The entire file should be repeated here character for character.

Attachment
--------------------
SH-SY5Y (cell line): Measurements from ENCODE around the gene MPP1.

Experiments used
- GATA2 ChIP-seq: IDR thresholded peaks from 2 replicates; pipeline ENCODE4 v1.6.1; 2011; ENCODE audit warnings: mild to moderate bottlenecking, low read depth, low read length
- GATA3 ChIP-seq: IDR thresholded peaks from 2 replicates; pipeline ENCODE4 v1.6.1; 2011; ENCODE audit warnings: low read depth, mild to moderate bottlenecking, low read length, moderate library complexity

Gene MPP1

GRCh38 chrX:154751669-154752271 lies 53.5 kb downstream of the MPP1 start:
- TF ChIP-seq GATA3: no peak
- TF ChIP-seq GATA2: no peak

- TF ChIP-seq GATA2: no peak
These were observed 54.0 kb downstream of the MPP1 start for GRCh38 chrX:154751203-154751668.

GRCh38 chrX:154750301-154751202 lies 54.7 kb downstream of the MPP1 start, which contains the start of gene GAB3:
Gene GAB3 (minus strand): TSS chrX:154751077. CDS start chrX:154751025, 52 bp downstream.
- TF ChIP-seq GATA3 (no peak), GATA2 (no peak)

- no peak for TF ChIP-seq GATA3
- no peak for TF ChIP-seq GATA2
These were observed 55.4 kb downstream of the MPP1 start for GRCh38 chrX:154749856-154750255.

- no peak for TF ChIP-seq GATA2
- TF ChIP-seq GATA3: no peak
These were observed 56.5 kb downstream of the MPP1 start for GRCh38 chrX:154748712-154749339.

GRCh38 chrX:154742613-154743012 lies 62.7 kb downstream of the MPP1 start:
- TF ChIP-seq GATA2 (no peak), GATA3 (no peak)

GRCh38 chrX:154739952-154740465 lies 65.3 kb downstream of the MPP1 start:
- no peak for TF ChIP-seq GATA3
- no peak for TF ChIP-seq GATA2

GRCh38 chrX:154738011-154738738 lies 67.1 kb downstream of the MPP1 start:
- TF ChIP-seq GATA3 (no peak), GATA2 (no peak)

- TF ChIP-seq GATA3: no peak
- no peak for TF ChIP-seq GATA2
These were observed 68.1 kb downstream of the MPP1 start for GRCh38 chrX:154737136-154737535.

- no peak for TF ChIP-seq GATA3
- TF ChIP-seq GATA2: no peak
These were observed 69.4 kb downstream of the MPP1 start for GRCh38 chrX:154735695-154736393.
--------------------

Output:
SH-SY5Y (cell line): Measurements from ENCODE around the gene MPP1.

Experiments used
- GATA2 ChIP-seq: IDR thresholded peaks from 2 replicates; pipeline ENCODE4 v1.6.1; 2011; ENCODE audit warnings: mild to moderate bottlenecking, low read depth, low read length
- GATA3 ChIP-seq: IDR thresholded peaks from 2 replicates; pipeline ENCODE4 v1.6.1; 2011; ENCODE audit warnings: low read depth, mild to moderate bottlenecking, low read length, moderate library complexity

Gene MPP1

GRCh38 chrX:154751669-154752271 lies 53.5 kb downstream of the MPP1 start:
- TF ChIP-seq GATA3: no peak
- TF ChIP-seq GATA2: no peak

- TF ChIP-seq GATA2: no peak
These were observed 54.0 kb downstream of the MPP1 start for GRCh38 chrX:154751203-154751668.

GRCh38 chrX:154750301-154751202 lies 54.7 kb downstream of the MPP1 start, which contains the start of gene GAB3:
Gene GAB3 (minus strand): TSS chrX:154751077. CDS start chrX:154751025, 52 bp downstream.
- TF ChIP-seq GATA3 (no peak), GATA2 (no peak)

- no peak for TF ChIP-seq GATA3
- no peak for TF ChIP-seq GATA2
These were observed 55.4 kb downstream of the MPP1 start for GRCh38 chrX:154749856-154750255.

- no peak for TF ChIP-seq GATA2
- TF ChIP-seq GATA3: no peak
These were observed 56.5 kb downstream of the MPP1 start for GRCh38 chrX:154748712-154749339.

GRCh38 chrX:154742613-154743012 lies 62.7 kb downstream of the MPP1 start:
- TF ChIP-seq GATA2 (no peak), GATA3 (no peak)

GRCh38 chrX:154739952-154740465 lies 65.3 kb downstream of the MPP1 start:
- no peak for TF ChIP-seq GATA3
- no peak for TF ChIP-seq GATA2

GRCh38 chrX:154738011-154738738 lies 67.1 kb downstream of the MPP1 start:
- TF ChIP-seq GATA3 (no peak), GATA2 (no peak)

- TF ChIP-seq GATA3: no peak
- no peak for TF ChIP-seq GATA2
These were observed 68.1 kb downstream of the MPP1 start for GRCh38 chrX:154737136-154737535.

- no peak for TF ChIP-seq GATA3
- TF ChIP-seq GATA2: no peak
These were observed 69.4 kb downstream of the MPP1 start for GRCh38 chrX:154735695-154736393.